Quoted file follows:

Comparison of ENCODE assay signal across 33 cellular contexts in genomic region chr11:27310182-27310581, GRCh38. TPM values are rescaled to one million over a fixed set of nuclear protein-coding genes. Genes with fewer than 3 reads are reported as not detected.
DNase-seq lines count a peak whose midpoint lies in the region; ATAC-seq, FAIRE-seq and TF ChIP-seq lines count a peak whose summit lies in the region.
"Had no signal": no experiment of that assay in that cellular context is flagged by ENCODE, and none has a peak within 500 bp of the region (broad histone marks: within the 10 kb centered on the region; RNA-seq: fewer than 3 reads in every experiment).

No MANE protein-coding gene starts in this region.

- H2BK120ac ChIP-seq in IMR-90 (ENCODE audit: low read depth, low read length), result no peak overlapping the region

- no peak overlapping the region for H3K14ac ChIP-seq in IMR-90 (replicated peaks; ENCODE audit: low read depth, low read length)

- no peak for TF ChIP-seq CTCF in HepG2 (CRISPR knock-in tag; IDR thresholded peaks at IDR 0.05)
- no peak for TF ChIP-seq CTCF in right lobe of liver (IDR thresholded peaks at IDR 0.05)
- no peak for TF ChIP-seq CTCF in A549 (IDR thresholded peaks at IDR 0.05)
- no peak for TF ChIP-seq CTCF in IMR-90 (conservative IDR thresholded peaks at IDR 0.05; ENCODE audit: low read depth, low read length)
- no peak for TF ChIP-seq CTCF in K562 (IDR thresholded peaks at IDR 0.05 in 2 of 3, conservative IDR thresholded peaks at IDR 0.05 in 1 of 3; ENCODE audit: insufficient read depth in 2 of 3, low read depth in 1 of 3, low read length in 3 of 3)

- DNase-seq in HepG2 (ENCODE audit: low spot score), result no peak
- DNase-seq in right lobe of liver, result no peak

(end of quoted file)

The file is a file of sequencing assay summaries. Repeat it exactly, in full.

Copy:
Comparison of ENCODE assay signal across 33 cellular contexts in genomic region chr11:27310182-27310581, GRCh38. TPM values are rescaled to one million over a fixed set of nuclear protein-coding genes. Genes with fewer than 3 reads are reported as not detected.
DNase-seq lines count a peak whose midpoint lies in the region; ATAC-seq, FAIRE-seq and TF ChIP-seq lines count a peak whose summit lies in the region.
"Had no signal": no experiment of that assay in that cellular context is flagged by ENCODE, and none has a peak within 500 bp of the region (broad histone marks: within the 10 kb centered on the region; RNA-seq: fewer than 3 reads in every experiment).

No MANE protein-coding gene starts in this region.

- H2BK120ac ChIP-seq in IMR-90 (ENCODE audit: low read depth, low read length), result no peak overlapping the region

- no peak overlapping the region for H3K14ac ChIP-seq in IMR-90 (replicated peaks; ENCODE audit: low read depth, low read length)

- no peak for TF ChIP-seq CTCF in HepG2 (CRISPR knock-in tag; IDR thresholded peaks at IDR 0.05)
- no peak for TF ChIP-seq CTCF in right lobe of liver (IDR thresholded peaks at IDR 0.05)
- no peak for TF ChIP-seq CTCF in A549 (IDR thresholded peaks at IDR 0.05)
- no peak for TF ChIP-seq CTCF in IMR-90 (conservative IDR thresholded peaks at IDR 0.05; ENCODE audit: low read depth, low read length)
- no peak for TF ChIP-seq CTCF in K562 (IDR thresholded peaks at IDR 0.05 in 2 of 3, conservative IDR thresholded peaks at IDR 0.05 in 1 of 3; ENCODE audit: insufficient read depth in 2 of 3, low read depth in 1 of 3, low read length in 3 of 3)

- DNase-seq in HepG2 (ENCODE audit: low spot score), result no peak
- DNase-seq in right lobe of liver, result no peak